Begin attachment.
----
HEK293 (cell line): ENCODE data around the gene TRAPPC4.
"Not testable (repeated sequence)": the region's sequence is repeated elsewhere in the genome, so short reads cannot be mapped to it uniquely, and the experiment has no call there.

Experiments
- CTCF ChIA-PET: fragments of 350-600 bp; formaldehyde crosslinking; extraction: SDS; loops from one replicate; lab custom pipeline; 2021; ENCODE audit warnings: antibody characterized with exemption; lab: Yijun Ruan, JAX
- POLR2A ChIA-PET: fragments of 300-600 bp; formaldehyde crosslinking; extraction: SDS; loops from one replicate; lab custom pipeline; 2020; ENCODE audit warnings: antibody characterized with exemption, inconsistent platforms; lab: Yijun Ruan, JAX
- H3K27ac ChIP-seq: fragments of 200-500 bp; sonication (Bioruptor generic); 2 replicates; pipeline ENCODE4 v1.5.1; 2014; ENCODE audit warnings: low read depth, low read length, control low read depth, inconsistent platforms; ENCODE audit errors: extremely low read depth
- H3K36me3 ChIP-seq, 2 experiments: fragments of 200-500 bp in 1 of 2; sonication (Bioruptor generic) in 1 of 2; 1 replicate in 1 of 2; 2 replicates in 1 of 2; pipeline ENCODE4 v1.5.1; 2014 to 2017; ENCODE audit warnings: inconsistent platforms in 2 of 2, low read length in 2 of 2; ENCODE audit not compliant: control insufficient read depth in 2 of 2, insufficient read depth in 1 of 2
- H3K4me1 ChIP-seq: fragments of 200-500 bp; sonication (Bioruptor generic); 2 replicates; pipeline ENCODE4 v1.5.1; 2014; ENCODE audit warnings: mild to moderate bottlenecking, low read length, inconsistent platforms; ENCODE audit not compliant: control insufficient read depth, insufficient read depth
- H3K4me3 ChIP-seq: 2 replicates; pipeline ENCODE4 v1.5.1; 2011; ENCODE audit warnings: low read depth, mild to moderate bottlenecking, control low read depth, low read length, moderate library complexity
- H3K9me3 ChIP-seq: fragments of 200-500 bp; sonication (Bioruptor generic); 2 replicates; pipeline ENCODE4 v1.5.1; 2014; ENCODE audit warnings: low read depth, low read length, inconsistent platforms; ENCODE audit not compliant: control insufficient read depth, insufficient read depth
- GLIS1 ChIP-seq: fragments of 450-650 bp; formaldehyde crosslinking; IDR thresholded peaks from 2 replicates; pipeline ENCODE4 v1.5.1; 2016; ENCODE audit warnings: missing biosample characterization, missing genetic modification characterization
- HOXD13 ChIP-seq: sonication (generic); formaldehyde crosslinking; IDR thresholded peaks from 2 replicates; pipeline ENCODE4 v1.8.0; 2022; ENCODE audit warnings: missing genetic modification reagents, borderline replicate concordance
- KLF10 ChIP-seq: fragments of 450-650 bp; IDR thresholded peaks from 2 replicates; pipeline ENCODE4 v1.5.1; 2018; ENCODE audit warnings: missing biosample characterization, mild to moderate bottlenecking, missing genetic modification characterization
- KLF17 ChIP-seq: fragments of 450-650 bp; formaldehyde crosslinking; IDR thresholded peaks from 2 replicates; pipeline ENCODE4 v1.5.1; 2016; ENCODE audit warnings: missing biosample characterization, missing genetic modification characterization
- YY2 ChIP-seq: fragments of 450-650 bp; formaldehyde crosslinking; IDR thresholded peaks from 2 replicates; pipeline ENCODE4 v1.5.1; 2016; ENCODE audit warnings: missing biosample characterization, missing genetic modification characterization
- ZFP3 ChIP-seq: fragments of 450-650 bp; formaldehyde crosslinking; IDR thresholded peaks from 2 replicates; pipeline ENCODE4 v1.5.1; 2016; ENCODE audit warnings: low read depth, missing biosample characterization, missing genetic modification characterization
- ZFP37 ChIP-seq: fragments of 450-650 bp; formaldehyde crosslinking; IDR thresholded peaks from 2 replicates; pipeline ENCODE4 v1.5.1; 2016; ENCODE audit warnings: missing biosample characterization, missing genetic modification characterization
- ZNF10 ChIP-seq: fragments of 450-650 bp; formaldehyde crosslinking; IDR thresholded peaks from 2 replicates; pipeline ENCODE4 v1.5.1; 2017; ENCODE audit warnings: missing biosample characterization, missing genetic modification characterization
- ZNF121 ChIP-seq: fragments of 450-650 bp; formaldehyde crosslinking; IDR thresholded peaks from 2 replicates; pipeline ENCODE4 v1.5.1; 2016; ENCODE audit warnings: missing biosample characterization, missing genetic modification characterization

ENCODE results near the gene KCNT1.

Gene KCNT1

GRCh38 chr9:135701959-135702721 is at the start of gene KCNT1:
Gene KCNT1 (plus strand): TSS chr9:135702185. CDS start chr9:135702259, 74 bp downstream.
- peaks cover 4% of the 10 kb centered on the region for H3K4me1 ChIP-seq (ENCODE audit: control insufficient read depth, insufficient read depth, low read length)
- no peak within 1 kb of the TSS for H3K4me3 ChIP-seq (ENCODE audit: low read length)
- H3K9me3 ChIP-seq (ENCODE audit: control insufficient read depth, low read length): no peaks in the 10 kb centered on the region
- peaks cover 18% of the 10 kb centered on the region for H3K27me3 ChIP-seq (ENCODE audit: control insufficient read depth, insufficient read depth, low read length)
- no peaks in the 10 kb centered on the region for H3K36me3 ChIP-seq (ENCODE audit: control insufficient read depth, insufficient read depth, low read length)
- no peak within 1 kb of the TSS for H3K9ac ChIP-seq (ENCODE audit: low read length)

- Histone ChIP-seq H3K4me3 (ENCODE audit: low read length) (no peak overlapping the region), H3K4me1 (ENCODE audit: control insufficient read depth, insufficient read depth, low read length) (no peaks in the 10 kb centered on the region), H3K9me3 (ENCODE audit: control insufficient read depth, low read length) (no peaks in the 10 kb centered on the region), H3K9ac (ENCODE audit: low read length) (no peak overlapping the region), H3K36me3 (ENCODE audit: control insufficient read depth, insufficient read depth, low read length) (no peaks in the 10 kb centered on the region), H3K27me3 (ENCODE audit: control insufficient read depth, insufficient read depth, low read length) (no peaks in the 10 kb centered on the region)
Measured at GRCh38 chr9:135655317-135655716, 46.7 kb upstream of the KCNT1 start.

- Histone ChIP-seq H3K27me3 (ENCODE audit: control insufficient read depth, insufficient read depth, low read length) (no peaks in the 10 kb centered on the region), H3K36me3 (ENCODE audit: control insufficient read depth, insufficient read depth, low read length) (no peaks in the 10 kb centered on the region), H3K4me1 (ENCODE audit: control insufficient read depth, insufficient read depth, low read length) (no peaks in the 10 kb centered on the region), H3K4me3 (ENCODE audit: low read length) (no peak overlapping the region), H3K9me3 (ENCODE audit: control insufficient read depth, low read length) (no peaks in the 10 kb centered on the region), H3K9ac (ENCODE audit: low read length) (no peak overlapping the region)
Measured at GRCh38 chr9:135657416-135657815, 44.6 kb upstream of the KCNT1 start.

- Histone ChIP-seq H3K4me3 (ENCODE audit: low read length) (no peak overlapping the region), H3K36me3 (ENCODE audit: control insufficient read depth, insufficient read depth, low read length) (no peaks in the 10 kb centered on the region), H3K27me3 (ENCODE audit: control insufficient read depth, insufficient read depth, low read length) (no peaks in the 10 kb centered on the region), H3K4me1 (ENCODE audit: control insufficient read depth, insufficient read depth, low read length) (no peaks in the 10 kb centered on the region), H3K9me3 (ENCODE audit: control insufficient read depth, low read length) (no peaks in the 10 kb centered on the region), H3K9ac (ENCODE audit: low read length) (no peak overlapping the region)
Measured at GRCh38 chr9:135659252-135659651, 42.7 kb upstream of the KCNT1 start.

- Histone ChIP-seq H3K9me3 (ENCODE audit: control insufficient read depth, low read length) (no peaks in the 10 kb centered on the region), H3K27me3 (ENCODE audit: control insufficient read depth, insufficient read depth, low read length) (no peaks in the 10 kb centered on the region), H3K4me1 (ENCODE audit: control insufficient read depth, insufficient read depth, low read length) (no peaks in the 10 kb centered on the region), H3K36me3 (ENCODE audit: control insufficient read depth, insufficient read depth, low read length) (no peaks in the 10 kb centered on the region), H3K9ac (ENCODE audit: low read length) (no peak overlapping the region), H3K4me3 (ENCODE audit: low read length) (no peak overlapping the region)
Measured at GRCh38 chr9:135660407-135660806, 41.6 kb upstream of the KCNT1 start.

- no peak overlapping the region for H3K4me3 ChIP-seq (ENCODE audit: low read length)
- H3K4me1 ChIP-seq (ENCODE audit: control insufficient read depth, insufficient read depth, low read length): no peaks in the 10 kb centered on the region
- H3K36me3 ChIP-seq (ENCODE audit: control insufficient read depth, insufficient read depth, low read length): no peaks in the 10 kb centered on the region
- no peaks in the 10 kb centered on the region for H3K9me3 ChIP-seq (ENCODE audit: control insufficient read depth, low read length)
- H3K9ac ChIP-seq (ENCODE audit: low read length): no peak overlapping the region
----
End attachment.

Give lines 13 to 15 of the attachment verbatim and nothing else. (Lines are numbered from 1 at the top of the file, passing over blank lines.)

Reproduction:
- KLF10 ChIP-seq: fragments of 450-650 bp; IDR thresholded peaks from 2 replicates; pipeline ENCODE4 v1.5.1; 2018; ENCODE audit warnings: missing biosample characterization, mild to moderate bottlenecking, missing genetic modification characterization
- KLF17 ChIP-seq: fragments of 450-650 bp; formaldehyde crosslinking; IDR thresholded peaks from 2 replicates; pipeline ENCODE4 v1.5.1; 2016; ENCODE audit warnings: missing biosample characterization, missing genetic modification characterization
- YY2 ChIP-seq: fragments of 450-650 bp; formaldehyde crosslinking; IDR thresholded peaks from 2 replicates; pipeline ENCODE4 v1.5.1; 2016; ENCODE audit warnings: missing biosample characterization, missing genetic modification characterization